Arnold Kling  

Supporting Goldin-Katz

A Simpler Solution... Delusions on Both Sides...

Jason Malloy writes,

merely earning a Bachelor's degree is a golden ticket. People with average and below average IQs are getting just as much of a financial return out of their 4-year degree as those above the 85th percentile. This suggests many more people of marginal ability should be seeking a Bachelor's degree, not less...people with 4-year degrees earn much more than people with 2-year degrees and trade jobs at every level of IQ.

He did his own research, using data from the General Social Survey. The results support Golding and Katz (we need more college education) and contradict Murray and Kling (we need less). One point I would make, that Malloy sort of alludes to, is that when someone of average IQ completes college, this could be due to (a) measurement error of the IQ indicator (they really have a higher IQ) or (b) unusual persistence or other characteristics.

It could still be the case that, at the margin sending more kids to college will not result in more kids graduating college. The additional kids you send may have neither the intelligence nor the other characteristics needed to graduate.

Still, a very interesting piece of work. Plenty of journal articles have been based on less.

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COMMENTS (6 to date)
Brandon Berg writes:

The results support Golding and Katz (we need more college education) and contradict Murray and Kling (we need less).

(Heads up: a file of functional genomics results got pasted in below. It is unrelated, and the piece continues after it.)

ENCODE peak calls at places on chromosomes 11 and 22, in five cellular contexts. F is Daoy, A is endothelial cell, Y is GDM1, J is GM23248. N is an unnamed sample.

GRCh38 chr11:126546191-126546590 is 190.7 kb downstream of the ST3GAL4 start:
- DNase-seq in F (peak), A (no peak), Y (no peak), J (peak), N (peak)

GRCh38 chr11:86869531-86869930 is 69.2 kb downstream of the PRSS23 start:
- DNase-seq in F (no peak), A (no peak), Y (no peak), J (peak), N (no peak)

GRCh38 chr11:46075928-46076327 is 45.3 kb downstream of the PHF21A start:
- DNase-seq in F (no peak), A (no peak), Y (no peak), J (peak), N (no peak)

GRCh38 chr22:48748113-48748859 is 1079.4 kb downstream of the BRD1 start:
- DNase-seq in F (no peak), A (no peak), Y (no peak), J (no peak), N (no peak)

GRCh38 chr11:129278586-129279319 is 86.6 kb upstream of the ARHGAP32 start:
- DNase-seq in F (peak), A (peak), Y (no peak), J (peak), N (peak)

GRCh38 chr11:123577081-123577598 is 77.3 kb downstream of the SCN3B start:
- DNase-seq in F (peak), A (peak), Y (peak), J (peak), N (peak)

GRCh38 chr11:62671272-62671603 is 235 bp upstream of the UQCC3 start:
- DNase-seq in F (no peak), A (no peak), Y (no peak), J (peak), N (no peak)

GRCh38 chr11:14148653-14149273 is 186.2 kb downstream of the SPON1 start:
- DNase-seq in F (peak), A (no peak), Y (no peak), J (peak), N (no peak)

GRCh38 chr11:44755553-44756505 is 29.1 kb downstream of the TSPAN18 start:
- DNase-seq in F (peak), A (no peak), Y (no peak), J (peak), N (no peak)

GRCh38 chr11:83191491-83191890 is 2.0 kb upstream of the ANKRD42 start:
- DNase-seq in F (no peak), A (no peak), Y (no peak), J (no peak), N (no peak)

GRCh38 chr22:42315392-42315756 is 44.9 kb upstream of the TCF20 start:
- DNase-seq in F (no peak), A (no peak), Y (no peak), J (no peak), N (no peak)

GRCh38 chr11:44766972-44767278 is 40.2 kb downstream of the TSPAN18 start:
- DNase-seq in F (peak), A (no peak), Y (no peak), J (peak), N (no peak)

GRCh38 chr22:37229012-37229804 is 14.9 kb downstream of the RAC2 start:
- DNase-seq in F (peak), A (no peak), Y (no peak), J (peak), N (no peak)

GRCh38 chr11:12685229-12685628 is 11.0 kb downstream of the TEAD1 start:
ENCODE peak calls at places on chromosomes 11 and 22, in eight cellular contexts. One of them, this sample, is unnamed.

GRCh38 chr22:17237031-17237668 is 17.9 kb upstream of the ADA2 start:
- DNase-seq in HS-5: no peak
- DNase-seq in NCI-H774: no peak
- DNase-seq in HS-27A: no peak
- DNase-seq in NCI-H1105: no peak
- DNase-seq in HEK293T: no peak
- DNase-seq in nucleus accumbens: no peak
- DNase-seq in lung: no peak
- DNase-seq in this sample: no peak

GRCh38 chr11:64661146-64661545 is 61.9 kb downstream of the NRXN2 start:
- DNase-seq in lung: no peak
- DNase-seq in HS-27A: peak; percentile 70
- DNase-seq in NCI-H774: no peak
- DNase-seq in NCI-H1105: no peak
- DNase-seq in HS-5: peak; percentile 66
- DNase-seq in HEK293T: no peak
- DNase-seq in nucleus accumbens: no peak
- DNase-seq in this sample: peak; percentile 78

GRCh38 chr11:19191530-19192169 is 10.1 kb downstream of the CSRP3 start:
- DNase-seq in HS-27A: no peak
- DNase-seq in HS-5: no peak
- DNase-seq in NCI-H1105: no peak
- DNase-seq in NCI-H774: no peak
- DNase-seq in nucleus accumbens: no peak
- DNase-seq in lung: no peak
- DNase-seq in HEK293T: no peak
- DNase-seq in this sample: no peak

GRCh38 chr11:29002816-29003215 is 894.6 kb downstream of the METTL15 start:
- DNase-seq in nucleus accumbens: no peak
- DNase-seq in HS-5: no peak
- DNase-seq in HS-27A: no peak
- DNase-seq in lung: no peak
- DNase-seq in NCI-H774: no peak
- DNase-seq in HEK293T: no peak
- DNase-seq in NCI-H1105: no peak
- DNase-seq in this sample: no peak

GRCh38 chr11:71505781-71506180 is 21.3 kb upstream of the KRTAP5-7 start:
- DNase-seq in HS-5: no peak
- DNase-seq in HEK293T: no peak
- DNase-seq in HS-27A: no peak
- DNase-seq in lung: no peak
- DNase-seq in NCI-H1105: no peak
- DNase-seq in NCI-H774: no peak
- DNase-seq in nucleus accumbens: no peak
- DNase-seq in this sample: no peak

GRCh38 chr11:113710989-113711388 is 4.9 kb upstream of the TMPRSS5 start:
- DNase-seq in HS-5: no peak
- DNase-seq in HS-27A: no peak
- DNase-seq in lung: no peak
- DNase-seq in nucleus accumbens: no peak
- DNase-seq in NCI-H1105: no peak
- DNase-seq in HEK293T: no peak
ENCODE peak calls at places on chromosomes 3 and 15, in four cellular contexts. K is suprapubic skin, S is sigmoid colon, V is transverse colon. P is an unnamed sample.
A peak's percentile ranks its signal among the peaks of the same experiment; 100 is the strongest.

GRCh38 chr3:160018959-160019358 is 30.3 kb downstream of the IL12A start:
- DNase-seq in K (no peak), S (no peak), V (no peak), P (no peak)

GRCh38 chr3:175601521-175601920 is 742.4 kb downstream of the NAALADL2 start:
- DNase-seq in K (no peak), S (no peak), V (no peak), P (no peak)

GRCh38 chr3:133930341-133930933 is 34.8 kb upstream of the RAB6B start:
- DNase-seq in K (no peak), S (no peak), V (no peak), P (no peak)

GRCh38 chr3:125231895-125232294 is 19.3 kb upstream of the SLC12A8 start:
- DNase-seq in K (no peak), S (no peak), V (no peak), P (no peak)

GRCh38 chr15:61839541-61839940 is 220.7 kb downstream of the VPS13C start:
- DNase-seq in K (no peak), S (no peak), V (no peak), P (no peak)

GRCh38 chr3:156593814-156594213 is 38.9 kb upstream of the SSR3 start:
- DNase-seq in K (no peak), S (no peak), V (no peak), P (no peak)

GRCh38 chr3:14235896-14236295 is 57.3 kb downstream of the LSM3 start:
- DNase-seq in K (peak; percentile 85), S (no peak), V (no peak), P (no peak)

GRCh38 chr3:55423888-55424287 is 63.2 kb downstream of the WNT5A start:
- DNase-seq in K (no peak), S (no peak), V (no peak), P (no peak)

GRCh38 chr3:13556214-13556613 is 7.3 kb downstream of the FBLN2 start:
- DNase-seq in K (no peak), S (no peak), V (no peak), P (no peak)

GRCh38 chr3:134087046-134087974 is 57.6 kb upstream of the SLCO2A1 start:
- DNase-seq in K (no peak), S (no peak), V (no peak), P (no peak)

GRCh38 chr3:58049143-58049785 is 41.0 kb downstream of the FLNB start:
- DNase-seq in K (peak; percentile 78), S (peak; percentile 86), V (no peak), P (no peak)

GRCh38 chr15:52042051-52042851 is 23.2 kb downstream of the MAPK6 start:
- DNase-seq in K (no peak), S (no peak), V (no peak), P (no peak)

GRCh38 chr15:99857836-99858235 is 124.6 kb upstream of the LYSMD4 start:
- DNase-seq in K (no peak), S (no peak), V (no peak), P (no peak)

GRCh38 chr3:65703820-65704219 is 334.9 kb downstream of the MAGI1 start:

Not necessarily. It depends on whether the education actually increases their productivity or just makes them look better to employers and results in them getting lucrative jobs that would otherwise have gone to equally capable high school or junior college graduates.

The fact that college education produces private benefits does not prove that it produces any net social benefit at the margin, particularly when you take into account the up-front cost of four years of college plus three years' foregone wages.

bgc writes:

AK said: "a very interesting piece of work. Plenty of journal articles have been based on less."

Well said! And I agree - quant bloggers like Jason Malloy and the GNXP gang are regularly and without fuss generating insightful analyses that are often more original and interesting than 84 percent of what gets into the journals.